As the body goes through the menopause, various hormonal changes occur to include the reduction in the production of oestrogen. These hormonal changes can alter the natural growth cycle of the hair follicle which can result in finer, shorter hair and sometimes even hair loss.
Female pattern hair loss (FPHL) is considered to be the equivalent of male pattern baldness. It usually peaks during the reproductive years and after the menopause which suggests a strong hormonal link.
In FPHL there is an increase in the transformation of the hormone testosterone to a chemical called DHT and it’s this DHT that has been shown to contribute to hair loss. This process is helped along by an enzyme called 5-alpha reductase, this is important to note as some treatments of hair loss act on this enzyme.
Women with FPHL usually notice a very gradual thinning of the hair, mostly at the top of the head but also at the sides. Some women may notice thinning of the ponytail or a change in the texture and length of the hair. Interestingly, about 50% of women with FPHL have a family history of female hair loss, which suggests that there is also a genetic component.
Hair care practices such as colouring, perming or relaxing and the use of heat can cause damage – this alongside going through the menopause can have significant effects on hair quality. Therefore, avoid chemical treatments wherever possible and keep the use of heat to a minimum!
People often ask me about what I can do as a GP for hair loss and what medications can be prescribed, well, the answer is as follows.
FPHL tends to be very gradual and follows a very particular pattern, therefore if hair loss is sudden or if the features of hair loss are unusual – other causes should be considered.
Thyroid problems, low iron and low vitamin D can all contribute to FPHL. All of which are easily treatable by your GP. In some cases topical treatments such as minoxidil can be considered to see if they help, however they can sometimes cause scalp irritation and increased hair growth in unwanted areas.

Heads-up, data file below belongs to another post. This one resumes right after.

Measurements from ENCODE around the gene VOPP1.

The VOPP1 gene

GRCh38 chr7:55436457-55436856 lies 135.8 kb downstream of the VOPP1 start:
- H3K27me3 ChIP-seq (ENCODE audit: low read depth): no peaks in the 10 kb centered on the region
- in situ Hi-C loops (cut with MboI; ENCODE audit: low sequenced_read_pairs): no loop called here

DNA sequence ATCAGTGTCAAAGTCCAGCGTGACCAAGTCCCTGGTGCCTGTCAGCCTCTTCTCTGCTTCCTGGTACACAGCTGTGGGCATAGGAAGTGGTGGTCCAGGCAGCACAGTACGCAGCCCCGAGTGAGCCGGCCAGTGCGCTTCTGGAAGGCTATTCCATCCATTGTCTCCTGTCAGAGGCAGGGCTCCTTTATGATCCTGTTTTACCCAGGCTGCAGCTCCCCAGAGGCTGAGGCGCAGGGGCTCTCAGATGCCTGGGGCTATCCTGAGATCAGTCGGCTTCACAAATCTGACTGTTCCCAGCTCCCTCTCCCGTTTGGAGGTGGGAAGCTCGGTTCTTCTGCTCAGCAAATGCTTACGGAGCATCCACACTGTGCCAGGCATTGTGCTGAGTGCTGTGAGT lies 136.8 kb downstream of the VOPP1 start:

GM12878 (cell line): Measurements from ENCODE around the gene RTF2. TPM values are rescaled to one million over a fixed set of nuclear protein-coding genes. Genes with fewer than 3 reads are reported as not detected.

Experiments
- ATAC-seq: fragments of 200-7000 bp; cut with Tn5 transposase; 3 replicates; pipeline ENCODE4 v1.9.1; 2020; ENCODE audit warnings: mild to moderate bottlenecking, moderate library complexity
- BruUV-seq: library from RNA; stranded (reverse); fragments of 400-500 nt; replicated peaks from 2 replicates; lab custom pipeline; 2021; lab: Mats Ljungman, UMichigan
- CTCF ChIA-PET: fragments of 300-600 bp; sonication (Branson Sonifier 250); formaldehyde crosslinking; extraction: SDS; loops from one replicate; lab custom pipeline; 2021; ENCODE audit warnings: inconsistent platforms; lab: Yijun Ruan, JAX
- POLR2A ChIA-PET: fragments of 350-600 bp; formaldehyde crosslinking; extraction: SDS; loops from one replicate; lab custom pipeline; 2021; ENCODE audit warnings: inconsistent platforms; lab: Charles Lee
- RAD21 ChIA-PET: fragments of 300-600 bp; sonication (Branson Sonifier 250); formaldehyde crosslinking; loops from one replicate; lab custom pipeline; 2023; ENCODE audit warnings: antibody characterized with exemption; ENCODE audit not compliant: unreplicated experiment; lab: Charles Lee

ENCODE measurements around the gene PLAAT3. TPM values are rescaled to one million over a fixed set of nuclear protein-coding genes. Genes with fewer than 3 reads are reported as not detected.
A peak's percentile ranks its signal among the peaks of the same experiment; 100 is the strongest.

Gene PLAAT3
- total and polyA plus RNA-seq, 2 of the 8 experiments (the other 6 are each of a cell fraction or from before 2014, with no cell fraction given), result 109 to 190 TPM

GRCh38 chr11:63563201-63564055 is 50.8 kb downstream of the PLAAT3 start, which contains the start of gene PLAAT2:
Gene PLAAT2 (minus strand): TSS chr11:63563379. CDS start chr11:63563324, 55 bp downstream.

As GP’s we can also talk to you about getting psychological support for the emotional effects of hair loss, which can sometimes be just as hard to manage as the hair loss itself – don’t suffer in silence.
You may have heard about the use of ‘blood pressure tablets’ (spironolactone) and tablets traditionally used to treat large prostates in men (finasteride) for hair loss – these are usually started after specialist referral to a Dermatologist as they too can have some unwanted side effects.
So can we make any lifestyle changes to prevent hair loss? My advice would be to look after the hair follicle and shaft from day one, eat well and look after your body – exercise, minimise stress, drink alcohol in moderation and try not to smoke!
In recent years there has been lots of interest in newer, more innovative treatments for hair loss such as laser, micro-needling, hair transplantation and fat transfer – the results of which are very promising.
Many women ask me if the use of hormone replacement therapy (HRT) is beneficial in reducing hair loss after menopause. Unfortunately HRT has not been adequately studied or licensed for the treatment of FPHL in post-menopausal women; therefore it should only be considered if it’s indicated for other reasons. Nonetheless, it most likely will contribute to good hair health.
Another question I get asked often is, how much hair loss is ‘normal’ and at what point should someone go to their GP for advice? It’s normal to shed between 50-100 hairs per day. However in reality, hair loss can vary tremendously from person to person. As a general rule of thumb – if you notice thin or bald patches, a visible scalp, a sudden increase in hair fall, or a gradual decline in the thickness of the hair, seek help from your GP.
Finally something topical, can Covid-19 cause hair loss? The answer is in fact yes. Telogen effluvium (TE) is a common type of hair loss. It presents as diffuse hair loss following a significant stress on the body. This can occur as a result of stressful life events, drugs, following major surgery, hormonal abnormalities and even some nutritional deficiencies. TE typically occurs around 1-3 months after a major stress to the body and most people with it notice a general thinning of the hair. Unlike some other types of hair loss, TE is almost always temporary and for most people the hair does grow back. Most people notice that the hair is ‘back to normal’ around 6 months after the hair loss. In some cases the hair unfortunately doesn’t grow back but this is very rare.